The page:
Local businesses contend with supply shortages
Two Twin Falls-owned businesses said these challenges have impacted virtually every facet of operations
MAGIC VALLEY, Idaho (KMVT/KSVT) — For small companies, volatility in the market can have dramatic impacts on business.
“It gets to be pretty quick,” said Small Business Development Center Director Bryan Matsuoka, “if you don’t do a lot of planning and kind of watch your inventory levels.”
Since the beginning of the pandemic supply chain, interruptions have become commonplace.
For Hands On Owner Ashely DeBois, it became clear that supply would be a problem when the world’s biggest supplier was not reliable.
“Amazon couldn’t even supply us with brushes anymore,” DeBois said.
While most small businesses don’t have large bankrolls to depend on, there are other ways they can support themselves when times get tough.
“The overt advantage of a small business is being able to shift and be dynamic,” Matsuoka said.
The companies I spoke with leaned into that advantage from developing new skills.
“We’ve acquired, probably, two dozen molds of some pieces that are popular that we will start pouring our own to offset that cost increase,” said DeBois.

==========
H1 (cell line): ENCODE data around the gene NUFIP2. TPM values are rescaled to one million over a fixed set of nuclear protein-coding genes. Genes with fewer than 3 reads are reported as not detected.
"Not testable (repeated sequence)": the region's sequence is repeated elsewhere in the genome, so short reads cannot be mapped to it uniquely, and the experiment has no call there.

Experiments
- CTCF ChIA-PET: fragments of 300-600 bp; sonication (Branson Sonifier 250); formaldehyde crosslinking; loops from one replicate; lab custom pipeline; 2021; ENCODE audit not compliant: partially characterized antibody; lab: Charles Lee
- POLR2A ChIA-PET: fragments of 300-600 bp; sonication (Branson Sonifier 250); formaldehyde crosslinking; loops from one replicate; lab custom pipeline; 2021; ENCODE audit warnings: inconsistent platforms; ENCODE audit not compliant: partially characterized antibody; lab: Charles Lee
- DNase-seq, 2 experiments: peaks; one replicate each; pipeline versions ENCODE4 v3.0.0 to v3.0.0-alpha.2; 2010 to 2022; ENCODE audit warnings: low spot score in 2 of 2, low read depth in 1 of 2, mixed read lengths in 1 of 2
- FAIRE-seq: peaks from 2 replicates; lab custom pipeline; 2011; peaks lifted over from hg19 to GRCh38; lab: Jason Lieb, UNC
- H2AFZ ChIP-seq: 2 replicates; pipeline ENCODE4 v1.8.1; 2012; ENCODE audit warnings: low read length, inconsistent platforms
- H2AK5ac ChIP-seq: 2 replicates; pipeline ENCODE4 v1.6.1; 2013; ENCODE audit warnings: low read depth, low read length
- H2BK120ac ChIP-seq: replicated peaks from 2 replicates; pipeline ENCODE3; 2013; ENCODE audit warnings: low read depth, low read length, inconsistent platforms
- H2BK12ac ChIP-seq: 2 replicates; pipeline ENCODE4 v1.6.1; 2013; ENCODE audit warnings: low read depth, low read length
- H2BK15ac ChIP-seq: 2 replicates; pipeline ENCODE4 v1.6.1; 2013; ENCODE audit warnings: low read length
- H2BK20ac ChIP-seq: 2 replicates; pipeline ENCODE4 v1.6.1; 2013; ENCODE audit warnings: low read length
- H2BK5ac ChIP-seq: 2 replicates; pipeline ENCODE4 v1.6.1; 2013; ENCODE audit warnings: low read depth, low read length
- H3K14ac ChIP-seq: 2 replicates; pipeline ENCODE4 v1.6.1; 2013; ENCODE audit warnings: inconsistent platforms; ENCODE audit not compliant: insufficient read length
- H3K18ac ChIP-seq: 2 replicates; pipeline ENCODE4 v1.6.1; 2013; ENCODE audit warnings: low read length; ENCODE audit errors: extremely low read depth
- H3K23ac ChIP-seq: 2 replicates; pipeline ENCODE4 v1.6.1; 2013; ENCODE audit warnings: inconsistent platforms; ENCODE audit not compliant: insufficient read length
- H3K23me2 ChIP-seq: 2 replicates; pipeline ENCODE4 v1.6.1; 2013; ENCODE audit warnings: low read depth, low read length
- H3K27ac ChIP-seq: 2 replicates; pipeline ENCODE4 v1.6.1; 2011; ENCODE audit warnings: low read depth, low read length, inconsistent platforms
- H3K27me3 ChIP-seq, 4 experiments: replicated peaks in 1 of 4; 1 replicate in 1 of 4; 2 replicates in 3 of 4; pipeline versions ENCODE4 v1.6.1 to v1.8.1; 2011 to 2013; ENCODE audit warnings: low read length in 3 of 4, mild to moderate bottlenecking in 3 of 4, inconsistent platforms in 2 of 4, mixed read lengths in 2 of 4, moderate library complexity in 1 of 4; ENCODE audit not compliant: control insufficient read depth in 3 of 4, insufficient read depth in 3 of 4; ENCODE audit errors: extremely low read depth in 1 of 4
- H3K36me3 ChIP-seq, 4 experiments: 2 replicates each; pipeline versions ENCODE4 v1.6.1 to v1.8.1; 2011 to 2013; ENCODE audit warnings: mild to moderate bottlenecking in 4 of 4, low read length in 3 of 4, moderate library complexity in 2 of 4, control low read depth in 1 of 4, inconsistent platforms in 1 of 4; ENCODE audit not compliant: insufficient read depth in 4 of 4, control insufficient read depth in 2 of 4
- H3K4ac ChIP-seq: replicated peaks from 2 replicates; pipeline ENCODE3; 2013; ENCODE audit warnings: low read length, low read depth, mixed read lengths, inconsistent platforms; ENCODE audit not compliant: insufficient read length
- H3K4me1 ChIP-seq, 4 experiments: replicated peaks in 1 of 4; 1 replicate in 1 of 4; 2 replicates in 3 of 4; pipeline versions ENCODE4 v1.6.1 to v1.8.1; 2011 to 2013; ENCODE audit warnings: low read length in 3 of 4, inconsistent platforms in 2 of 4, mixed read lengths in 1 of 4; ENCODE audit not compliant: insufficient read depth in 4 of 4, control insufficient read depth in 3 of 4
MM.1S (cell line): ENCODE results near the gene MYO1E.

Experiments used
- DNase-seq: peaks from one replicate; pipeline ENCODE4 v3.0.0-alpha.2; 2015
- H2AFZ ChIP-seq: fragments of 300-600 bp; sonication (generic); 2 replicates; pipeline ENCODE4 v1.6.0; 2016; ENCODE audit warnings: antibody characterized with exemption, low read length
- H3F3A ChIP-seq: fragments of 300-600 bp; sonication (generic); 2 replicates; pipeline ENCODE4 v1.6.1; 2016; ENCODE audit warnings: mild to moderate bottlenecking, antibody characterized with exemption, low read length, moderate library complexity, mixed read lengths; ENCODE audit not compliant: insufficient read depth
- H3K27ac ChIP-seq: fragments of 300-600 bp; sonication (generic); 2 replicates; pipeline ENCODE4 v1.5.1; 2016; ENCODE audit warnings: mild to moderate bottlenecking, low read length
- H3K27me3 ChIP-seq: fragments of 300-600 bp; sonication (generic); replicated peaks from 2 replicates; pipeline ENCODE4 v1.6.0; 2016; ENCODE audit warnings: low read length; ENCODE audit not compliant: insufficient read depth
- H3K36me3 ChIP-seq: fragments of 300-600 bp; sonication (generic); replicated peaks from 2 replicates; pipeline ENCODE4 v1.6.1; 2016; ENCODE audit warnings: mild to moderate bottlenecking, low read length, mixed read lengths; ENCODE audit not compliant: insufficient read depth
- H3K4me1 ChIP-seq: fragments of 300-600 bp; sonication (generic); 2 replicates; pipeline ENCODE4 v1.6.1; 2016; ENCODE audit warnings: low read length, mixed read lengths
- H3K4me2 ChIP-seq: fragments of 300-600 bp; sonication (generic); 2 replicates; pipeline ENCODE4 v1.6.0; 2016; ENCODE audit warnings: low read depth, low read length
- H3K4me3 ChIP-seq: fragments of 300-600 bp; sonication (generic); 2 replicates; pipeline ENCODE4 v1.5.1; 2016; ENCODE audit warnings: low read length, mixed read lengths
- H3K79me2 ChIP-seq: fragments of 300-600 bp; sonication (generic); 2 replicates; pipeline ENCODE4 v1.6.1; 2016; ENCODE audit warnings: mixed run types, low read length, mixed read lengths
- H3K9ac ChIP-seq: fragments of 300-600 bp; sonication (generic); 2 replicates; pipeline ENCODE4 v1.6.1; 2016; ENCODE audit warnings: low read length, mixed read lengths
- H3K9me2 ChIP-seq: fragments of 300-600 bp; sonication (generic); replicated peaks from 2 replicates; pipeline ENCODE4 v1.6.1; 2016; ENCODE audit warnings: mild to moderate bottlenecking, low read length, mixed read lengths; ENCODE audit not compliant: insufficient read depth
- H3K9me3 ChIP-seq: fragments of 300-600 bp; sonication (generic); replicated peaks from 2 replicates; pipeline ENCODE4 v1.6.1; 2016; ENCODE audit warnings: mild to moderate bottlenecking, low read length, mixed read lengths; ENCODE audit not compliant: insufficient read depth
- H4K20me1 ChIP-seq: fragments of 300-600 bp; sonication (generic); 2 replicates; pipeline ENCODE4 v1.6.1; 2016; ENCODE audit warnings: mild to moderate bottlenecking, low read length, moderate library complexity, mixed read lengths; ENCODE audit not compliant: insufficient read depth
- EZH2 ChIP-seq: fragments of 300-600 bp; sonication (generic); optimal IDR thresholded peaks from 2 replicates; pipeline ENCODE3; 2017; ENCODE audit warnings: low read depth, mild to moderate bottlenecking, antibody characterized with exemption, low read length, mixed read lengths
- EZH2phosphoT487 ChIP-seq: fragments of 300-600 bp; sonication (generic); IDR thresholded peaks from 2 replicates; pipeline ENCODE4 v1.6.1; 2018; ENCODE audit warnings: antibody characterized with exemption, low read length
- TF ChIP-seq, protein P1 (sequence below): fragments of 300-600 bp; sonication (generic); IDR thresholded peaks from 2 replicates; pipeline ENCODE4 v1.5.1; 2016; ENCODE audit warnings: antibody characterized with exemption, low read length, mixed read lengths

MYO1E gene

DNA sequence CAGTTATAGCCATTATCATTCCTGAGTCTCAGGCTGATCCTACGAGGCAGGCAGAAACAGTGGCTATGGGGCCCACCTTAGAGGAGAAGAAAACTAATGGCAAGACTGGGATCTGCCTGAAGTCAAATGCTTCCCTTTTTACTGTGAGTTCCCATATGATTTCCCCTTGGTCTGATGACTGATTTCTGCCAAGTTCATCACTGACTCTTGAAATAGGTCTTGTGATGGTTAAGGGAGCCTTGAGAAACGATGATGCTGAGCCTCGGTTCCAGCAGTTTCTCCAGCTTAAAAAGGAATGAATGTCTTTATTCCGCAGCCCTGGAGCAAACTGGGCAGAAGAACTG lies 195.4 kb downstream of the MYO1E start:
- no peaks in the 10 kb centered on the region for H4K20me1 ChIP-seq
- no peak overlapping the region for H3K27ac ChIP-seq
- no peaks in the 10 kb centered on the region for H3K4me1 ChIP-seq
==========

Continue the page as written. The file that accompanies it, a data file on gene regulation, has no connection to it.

To streamlining the process, keeping the process in-house.
“It made us, kind of, hone in on our mechanic skills, you know, fixing things,” said Bull Moose Bicycles Owner Chris Cawthra. “Because that’s our only option, replacing isn’t.”
Both companies told me the process of adapting has been difficult but, they feel they have grown as business owners through the challenge.
There is also one commonality between both of the companies’ triumphs.
“Yeah, everything would be a lot more difficult if we didn’t have the customers we have, the understanding customers and the loyalty,” Cawthra said.
“Our customers are amazing,” said DeBois, “they’ve supported us through this entire situation.”
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